• May 05, 2019

    The best courtroom comedy romance movie ever made!

    The best courtroom comedy romance movie ever made!

  • Oct 20, 2018

    Watch this just to see how fast Jean Arthur can talk.

    Watch this just to see how fast Jean Arthur can talk.

  • Antonius B Super Reviewer
    May 25, 2018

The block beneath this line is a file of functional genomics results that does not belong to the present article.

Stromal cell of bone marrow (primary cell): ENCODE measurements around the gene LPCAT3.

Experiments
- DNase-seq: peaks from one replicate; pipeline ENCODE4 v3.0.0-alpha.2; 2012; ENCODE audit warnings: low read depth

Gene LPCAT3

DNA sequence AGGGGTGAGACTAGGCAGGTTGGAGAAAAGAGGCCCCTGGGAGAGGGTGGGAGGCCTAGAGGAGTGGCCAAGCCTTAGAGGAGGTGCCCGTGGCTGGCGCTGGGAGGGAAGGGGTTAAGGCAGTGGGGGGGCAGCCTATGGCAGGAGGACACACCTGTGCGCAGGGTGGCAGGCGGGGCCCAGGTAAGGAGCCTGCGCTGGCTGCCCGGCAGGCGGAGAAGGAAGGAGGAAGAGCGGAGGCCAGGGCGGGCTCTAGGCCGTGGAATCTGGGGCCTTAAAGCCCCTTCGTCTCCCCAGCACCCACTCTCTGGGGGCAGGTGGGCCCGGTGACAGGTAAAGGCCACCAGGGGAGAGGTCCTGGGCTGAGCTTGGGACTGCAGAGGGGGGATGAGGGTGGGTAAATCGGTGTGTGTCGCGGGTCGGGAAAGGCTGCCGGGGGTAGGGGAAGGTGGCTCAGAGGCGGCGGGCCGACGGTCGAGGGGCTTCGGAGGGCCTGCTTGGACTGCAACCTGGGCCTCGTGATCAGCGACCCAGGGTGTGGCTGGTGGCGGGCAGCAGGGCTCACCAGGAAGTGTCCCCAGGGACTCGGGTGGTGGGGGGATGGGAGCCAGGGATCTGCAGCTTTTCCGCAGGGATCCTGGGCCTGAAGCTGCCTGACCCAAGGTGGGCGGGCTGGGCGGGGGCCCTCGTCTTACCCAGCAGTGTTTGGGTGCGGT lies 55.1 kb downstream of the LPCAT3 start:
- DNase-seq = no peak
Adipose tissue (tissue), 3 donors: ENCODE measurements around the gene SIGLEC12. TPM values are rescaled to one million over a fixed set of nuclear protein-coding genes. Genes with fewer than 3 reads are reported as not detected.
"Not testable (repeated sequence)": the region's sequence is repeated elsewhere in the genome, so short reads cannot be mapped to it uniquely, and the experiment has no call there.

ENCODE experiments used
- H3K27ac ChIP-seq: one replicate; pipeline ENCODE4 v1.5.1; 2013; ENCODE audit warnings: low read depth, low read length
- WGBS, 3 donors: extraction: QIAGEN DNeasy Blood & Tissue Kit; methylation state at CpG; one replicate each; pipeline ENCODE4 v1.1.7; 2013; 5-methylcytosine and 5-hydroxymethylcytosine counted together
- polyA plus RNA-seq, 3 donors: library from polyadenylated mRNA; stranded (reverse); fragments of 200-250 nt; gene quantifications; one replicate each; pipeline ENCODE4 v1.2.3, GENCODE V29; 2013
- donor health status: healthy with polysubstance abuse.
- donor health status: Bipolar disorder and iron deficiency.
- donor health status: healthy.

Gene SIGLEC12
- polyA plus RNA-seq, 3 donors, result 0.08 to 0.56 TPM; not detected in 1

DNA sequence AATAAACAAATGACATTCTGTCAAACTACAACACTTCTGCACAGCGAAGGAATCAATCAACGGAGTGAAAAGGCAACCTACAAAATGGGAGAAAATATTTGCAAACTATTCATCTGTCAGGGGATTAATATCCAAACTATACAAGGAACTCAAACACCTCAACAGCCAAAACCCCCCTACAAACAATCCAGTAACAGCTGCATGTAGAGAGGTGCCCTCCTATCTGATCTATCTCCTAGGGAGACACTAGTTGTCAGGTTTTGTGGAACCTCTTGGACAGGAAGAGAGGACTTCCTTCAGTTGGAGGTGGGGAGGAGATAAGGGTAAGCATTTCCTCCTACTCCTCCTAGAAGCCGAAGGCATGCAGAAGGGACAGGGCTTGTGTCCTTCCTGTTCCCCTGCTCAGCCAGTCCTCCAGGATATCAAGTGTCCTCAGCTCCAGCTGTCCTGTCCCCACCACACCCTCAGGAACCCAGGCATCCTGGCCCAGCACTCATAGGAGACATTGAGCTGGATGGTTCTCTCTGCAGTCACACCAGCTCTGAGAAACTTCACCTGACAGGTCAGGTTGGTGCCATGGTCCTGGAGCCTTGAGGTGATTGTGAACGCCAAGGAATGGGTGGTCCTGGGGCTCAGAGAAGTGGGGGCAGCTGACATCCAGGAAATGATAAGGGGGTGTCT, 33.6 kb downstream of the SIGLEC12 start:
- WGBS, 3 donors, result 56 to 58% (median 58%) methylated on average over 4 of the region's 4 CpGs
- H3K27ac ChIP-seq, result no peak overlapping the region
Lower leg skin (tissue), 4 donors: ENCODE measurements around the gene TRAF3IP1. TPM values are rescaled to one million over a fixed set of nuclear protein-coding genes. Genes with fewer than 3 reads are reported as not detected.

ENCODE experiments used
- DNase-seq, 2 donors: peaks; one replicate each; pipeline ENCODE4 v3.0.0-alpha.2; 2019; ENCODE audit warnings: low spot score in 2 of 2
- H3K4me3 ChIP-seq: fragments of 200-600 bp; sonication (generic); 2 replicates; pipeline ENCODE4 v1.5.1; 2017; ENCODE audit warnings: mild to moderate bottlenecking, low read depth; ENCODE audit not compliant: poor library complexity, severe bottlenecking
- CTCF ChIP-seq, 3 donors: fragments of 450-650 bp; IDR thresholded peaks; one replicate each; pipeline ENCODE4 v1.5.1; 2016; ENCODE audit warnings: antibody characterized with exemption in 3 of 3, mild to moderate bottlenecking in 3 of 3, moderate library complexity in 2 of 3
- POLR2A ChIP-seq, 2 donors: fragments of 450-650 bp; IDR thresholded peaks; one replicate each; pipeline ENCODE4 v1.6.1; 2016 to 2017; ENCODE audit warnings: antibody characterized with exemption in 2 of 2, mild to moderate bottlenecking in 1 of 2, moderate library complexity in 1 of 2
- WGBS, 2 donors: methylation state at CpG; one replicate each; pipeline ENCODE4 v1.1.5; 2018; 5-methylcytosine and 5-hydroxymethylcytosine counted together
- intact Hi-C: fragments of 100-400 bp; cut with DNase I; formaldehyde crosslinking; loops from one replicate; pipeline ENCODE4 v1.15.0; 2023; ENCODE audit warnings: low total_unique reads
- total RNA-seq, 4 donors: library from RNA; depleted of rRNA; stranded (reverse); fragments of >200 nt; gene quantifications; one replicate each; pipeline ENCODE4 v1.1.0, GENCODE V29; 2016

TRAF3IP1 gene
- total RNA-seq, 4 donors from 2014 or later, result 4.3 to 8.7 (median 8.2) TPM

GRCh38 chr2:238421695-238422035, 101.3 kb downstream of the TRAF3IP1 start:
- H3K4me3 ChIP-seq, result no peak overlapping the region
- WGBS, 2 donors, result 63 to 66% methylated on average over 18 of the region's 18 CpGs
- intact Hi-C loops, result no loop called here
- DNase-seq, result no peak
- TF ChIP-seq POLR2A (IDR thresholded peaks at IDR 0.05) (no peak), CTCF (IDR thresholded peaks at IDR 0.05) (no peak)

A strong cast with two leading men, comedic moments, and intelligent commentary on justice in America all make this a very good film. Cary Grant is a man in jail in a small town on trumped up arson charges, and Ronald Colman is an eminent legal mind who is just arriving there to work on a book. Grant escapes to the home of his old friend Jean Arthur, and Colman shows up the same night to begin renting it from her. Grant is hidden away in the attic for awhile, but soon strikes up a friendship with Colman while pretending to be Arthur's gardener, and the pair engage in some interesting debates on justice and the law. Colman represents the viewpoint of the dispassionate letter of the law, while Grant cautions that such thought is too idealistic for the way justice is often administered. As a mob has been whipped up into a frenzy against him by the local corrupt businessman whose factory burned down, he ought to know. Grant and Colman are given equal chance to charm us and shine, and they do. Arthur more than keeps up them, delivering her lines so naturally, and she's delightful. The film keeps us guessing as to who she may end up with, as both men are attractive in their own way. I loved seeing a little bit of darkness and danger in Grant here, as well as moments of charm, such as when he widens his eye and assures Arthur that they won't recognize him from the photograph on a Wanted poster, because they hadn't captured his spirit. The film gets a little heavy-handed in some of its messaging as the film plays out, but I was swayed by just how relevant it is in the times of today's populism. The danger of the mob being manipulated by someone who is corrupt (how can one not think of 'lock her up' while watching that today?), the danger of rushing to judgment instead of listening to the facts and the evidence, and the need to fight for principles were certainly appropriate in 1942, but they're also timeless. Rex Ingram is strong as Colman's servant, including a moment where he gets choked up watching Colman shave off his beard. It seemed a rather odd to me at the time, but since it means Colman is going to fight for justice in this particular case, going against the mob, it may be that Ingram relates this to countless mobs lynching African-Americans, with no one standing up for them. The film has a few moments where you have to suspend disbelief, but I enjoyed it for its intelligence, and added dimension to what otherwise would have been a standard comedy or romantic comedy. It's a film that will charm you one moment, and make you think the next, and that's not bad. Here's a quote from Colman's speech to the mob: "This is your law and your finest possession - it makes you free men in a free country. Why have you come here to destroy it? If you know what's good for you, take those weapons home and burn them! And then think... think of this country and of the law that makes it what it is. Think of a world crying for this very law! And maybe you'll understand why you ought to guard it. Why the law has got to be the personal concern of every citizen. To uphold it for your neighbor as well as yourself. Violence against it is one mistake. Another mistake is for any man to look upon the law as just a set of principles. And just so much language printed on fine, heavy paper. Something he recites and then leans back and takes it for granted that justice is automatically being done. Both kinds of men are equally wrong! The law must be engraved in our hearts and practiced every minute to the letter and spirit. It can't even exist unless we're willing to go down into the dust and blood and fight a battle every day of our lives to preserve it. For our neighbor as well as ourself!" Hallelujah.